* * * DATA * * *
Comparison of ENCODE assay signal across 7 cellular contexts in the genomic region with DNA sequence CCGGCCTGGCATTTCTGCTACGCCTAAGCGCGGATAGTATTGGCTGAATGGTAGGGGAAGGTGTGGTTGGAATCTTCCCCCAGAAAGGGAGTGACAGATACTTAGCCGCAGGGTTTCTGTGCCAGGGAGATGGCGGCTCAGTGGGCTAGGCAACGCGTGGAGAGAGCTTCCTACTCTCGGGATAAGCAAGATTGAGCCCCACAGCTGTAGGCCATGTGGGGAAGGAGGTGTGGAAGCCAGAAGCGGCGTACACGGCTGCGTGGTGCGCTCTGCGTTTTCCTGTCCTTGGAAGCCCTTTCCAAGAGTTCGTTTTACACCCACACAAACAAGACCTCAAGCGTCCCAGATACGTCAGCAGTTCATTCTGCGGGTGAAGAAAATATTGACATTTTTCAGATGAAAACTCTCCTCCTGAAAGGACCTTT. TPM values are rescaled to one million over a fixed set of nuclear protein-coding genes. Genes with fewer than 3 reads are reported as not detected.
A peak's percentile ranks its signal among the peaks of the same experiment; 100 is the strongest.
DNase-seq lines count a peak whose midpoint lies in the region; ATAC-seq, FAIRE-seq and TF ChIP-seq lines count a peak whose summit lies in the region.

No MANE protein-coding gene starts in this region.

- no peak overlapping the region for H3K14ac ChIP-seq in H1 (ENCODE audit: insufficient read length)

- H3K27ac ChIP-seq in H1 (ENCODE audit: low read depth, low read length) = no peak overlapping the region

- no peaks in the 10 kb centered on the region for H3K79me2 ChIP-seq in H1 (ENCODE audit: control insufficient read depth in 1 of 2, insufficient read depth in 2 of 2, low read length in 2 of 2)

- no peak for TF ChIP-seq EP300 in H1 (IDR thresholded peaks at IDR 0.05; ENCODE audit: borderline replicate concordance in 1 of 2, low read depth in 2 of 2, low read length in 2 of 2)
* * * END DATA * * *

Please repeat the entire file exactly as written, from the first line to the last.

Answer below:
Comparison of ENCODE assay signal across 7 cellular contexts in the genomic region with DNA sequence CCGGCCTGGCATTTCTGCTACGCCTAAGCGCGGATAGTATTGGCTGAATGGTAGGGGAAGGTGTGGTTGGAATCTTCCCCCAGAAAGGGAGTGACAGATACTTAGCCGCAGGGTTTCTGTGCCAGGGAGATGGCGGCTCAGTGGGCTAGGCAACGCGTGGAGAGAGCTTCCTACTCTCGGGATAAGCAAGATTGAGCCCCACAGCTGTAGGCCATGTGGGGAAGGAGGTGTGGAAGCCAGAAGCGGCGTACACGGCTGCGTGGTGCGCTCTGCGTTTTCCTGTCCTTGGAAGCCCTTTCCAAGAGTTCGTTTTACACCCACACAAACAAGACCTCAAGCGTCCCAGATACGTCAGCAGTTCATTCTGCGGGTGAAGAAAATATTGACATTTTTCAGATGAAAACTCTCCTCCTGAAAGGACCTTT. TPM values are rescaled to one million over a fixed set of nuclear protein-coding genes. Genes with fewer than 3 reads are reported as not detected.
A peak's percentile ranks its signal among the peaks of the same experiment; 100 is the strongest.
DNase-seq lines count a peak whose midpoint lies in the region; ATAC-seq, FAIRE-seq and TF ChIP-seq lines count a peak whose summit lies in the region.

No MANE protein-coding gene starts in this region.

- no peak overlapping the region for H3K14ac ChIP-seq in H1 (ENCODE audit: insufficient read length)

- H3K27ac ChIP-seq in H1 (ENCODE audit: low read depth, low read length) = no peak overlapping the region

- no peaks in the 10 kb centered on the region for H3K79me2 ChIP-seq in H1 (ENCODE audit: control insufficient read depth in 1 of 2, insufficient read depth in 2 of 2, low read length in 2 of 2)

- no peak for TF ChIP-seq EP300 in H1 (IDR thresholded peaks at IDR 0.05; ENCODE audit: borderline replicate concordance in 1 of 2, low read depth in 2 of 2, low read length in 2 of 2)